Chiles en Nogada

This festive dish is considered by many to be the national dish of Mexico.

Chiles en Nogada is a traditional Mexican dish that consists of a roasted poblano chile, stuffed with seasoned meat and fruit, smothered in a creamy pecan sauce, and topped with pomegranates. This one-of-a-kind dish is made on special occasions, particularly Mexican Independence Day in September, because the reds and greens of the dish symbolize the colors of the Mexican flag. We’ve adapted a recipe by My Latina Table to use fair trade sugar and spices. 

Discover retailers selling fair trade ingredients online or in-store using our Where to Find Fair Trade guide.

Recipe appears in: Fair Trade Holiday Recipes

Photo: My Latina Table


  • 10 Poblano Peppers Roasted, with skin and seeds removed. 

For the Filling 

For the Salsa de Nogada 

  • 2 cups walnuts or almonds 
  • ½ cup milk 
  • 3 oz goat cheese or cream cheese 
  • 1 Tbsp fair trade sugar 
  • Salt, to taste 

For garnish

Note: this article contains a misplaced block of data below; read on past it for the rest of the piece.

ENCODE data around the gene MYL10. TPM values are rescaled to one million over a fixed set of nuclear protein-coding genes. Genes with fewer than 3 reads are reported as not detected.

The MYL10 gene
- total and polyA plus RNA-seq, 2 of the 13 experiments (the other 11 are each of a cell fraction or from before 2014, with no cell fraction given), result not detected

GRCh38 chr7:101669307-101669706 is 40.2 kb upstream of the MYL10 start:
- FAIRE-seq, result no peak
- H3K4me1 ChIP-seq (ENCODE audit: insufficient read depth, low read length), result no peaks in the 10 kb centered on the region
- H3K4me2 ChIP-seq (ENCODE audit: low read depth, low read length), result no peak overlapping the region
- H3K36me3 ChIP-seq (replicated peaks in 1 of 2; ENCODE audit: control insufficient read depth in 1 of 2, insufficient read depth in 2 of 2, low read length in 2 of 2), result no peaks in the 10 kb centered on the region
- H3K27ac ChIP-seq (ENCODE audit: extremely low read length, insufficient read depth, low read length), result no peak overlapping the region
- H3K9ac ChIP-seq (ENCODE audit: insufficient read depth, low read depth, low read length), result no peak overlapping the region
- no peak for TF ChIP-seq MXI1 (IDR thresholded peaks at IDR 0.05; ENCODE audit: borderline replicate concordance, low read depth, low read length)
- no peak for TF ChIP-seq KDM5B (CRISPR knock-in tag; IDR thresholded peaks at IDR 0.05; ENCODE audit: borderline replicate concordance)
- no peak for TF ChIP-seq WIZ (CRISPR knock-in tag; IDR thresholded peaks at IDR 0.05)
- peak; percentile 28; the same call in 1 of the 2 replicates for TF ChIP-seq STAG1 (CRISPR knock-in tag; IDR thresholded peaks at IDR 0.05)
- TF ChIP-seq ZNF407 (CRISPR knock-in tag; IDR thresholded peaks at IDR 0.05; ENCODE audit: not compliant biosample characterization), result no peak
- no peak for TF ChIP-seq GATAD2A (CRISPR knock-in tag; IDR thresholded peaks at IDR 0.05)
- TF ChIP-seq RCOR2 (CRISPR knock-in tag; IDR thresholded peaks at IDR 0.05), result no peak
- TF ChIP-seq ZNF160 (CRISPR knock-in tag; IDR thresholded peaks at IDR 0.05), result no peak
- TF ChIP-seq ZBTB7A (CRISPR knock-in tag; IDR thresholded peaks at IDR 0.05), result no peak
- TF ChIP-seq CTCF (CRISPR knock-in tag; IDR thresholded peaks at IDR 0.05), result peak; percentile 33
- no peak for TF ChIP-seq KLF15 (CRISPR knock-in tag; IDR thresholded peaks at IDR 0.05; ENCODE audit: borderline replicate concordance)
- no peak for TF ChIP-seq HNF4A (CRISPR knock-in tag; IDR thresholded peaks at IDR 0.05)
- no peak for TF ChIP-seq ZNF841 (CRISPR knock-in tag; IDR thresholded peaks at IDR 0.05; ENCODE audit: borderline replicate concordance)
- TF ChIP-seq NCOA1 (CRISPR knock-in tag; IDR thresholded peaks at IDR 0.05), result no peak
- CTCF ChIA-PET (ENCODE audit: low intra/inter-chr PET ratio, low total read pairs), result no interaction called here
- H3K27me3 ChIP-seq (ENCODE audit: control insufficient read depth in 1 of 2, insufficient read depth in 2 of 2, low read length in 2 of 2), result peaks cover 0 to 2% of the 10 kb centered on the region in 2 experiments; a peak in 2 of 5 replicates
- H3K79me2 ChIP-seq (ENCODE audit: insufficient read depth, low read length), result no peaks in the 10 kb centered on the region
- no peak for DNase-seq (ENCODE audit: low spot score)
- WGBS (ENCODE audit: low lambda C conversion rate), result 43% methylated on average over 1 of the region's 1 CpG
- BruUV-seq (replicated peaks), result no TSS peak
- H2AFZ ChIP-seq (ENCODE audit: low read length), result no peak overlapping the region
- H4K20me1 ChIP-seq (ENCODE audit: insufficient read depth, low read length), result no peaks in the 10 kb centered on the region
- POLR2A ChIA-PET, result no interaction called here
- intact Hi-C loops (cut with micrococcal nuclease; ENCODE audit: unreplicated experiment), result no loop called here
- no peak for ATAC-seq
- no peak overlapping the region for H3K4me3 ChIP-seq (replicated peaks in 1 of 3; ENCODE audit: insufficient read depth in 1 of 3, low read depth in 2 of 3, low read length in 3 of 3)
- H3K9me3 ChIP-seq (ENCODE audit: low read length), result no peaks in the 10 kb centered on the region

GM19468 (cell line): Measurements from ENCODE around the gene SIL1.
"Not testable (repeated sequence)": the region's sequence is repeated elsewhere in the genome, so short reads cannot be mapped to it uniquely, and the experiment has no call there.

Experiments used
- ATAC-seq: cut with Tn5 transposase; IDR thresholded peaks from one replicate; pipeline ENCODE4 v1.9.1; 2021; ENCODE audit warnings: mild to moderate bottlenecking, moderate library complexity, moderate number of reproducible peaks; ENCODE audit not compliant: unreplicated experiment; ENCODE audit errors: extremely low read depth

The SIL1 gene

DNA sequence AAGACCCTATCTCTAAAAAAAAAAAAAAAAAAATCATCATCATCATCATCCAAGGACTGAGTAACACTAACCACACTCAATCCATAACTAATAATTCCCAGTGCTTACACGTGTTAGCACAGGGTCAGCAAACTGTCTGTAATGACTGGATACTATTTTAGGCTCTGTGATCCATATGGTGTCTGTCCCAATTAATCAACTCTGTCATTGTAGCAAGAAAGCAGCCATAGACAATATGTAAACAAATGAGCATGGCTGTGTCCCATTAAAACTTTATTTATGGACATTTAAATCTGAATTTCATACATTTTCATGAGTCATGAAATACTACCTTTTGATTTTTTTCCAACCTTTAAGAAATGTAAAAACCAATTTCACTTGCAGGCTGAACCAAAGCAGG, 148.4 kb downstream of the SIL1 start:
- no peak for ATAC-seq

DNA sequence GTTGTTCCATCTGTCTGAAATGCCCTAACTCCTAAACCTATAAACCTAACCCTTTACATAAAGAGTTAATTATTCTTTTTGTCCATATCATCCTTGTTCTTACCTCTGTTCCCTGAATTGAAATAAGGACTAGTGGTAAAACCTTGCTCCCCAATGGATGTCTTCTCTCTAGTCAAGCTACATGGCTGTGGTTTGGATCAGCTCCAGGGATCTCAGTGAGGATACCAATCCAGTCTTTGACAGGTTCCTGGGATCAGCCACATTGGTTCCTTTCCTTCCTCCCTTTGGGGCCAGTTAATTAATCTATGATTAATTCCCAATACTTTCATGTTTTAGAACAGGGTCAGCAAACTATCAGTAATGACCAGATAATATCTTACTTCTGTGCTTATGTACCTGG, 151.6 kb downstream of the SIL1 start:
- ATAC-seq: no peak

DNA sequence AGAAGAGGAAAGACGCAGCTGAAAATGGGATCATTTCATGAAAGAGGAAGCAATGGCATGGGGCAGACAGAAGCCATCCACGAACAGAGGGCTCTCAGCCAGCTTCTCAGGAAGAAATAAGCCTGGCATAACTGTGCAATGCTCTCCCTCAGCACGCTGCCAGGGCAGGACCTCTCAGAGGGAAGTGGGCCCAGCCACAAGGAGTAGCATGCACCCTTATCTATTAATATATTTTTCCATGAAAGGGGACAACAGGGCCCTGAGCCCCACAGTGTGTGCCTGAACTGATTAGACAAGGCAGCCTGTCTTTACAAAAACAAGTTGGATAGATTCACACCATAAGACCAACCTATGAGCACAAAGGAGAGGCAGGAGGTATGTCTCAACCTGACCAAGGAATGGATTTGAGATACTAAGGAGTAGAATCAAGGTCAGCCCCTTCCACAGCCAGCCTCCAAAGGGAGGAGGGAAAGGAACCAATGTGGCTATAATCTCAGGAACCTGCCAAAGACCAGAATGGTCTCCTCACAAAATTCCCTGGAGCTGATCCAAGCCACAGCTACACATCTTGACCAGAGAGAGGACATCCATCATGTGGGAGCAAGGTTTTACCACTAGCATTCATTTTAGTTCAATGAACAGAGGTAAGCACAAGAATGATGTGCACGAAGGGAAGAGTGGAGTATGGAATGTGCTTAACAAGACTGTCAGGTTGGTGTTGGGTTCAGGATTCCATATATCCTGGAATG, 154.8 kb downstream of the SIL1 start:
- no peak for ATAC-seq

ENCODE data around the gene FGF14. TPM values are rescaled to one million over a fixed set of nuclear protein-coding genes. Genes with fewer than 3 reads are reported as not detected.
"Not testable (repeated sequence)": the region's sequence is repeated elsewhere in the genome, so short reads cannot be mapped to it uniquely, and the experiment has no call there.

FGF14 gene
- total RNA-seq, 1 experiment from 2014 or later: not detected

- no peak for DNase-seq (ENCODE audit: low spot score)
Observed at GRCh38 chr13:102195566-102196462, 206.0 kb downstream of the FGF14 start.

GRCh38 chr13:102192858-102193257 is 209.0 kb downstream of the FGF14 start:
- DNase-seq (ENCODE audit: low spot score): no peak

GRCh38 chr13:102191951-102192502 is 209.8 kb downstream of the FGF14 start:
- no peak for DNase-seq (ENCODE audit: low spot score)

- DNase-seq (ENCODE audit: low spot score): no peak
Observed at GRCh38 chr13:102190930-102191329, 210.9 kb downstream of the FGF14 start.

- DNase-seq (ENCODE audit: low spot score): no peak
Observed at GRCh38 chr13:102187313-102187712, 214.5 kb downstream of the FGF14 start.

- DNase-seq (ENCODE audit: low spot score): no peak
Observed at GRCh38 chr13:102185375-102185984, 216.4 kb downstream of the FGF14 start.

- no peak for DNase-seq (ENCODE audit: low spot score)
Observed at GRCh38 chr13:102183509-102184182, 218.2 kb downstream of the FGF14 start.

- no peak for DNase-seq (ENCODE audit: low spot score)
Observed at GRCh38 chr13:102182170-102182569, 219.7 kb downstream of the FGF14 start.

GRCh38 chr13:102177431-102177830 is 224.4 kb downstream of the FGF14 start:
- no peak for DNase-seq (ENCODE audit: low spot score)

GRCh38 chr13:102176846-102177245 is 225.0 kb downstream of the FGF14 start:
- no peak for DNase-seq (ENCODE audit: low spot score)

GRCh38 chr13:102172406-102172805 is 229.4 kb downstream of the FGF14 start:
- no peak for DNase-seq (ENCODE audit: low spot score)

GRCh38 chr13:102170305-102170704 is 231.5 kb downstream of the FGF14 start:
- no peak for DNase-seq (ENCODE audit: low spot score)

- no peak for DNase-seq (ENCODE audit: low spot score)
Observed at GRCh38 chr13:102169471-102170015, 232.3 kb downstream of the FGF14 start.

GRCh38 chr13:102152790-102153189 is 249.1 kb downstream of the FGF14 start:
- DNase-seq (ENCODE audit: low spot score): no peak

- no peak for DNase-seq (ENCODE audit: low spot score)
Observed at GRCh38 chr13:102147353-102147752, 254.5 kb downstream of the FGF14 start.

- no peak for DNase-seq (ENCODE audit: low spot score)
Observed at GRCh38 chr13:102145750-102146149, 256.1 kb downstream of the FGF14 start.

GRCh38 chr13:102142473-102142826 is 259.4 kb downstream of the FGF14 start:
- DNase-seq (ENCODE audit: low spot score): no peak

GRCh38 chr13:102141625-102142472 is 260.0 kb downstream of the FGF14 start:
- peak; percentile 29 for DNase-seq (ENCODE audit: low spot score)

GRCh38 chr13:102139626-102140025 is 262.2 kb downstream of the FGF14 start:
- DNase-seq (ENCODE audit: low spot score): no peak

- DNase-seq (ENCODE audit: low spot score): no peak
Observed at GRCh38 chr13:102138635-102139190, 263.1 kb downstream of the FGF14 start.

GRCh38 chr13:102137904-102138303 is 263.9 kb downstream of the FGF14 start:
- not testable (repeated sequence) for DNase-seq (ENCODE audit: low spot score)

• Chopped parsley 
  • Pomegranate seeds 

Preparation Instructions

Makes 10 chiles  

For the Salsa de Nogada 

  1. Start by putting the almonds or walnuts in hot water for about 20 minutes. This is so that it is easier to remove the skins, resulting in a white salsa.  
  2. Once you have removed the skins, put the almonds or walnuts in cool water for 15 more minutes.  
  3. Add the almonds or walnuts to the rest of the salsa ingredients, and blend until smooth. Set aside.  

Make the Filling 

  1. Start by sautéing half of the onion, the peppercorns, and the garlic in a frying pan with the olive oil for a couple of minutes.  
  2. Next, add the above to a blender with the tomato sauce, thyme, and cloves and blend until smooth.  
  3. In the same pan where you sauteed the onions and garlic, add the rest of the onion, ground meat, and salt, and cook until the meat is cooked through.  
  4. Add the fruits and cook for an additional 5 minutes. 
  5. Add the cinnamon and sugar, stir, and cook for 3 more minutes over medium-low heat.  
  6. Add the tomato sauce mixture from above and let simmer until almost all of the liquid has evaporated. Remember that the meat shouldn't be dry, but it shouldn't have too much liquid either, because that will make it harder to fill the poblano peppers later.  

Make the Chiles Rellenos 

  1. Once the meat and salsa are ready, add some of the filling to each cleaned and prepared poblano pepper. In order to do this, cut an opening right down the middle. You can also use toothpicks to close it back up if you desire.  
  2. Smother in the salsa, and top with parsley and pomegranate seeds.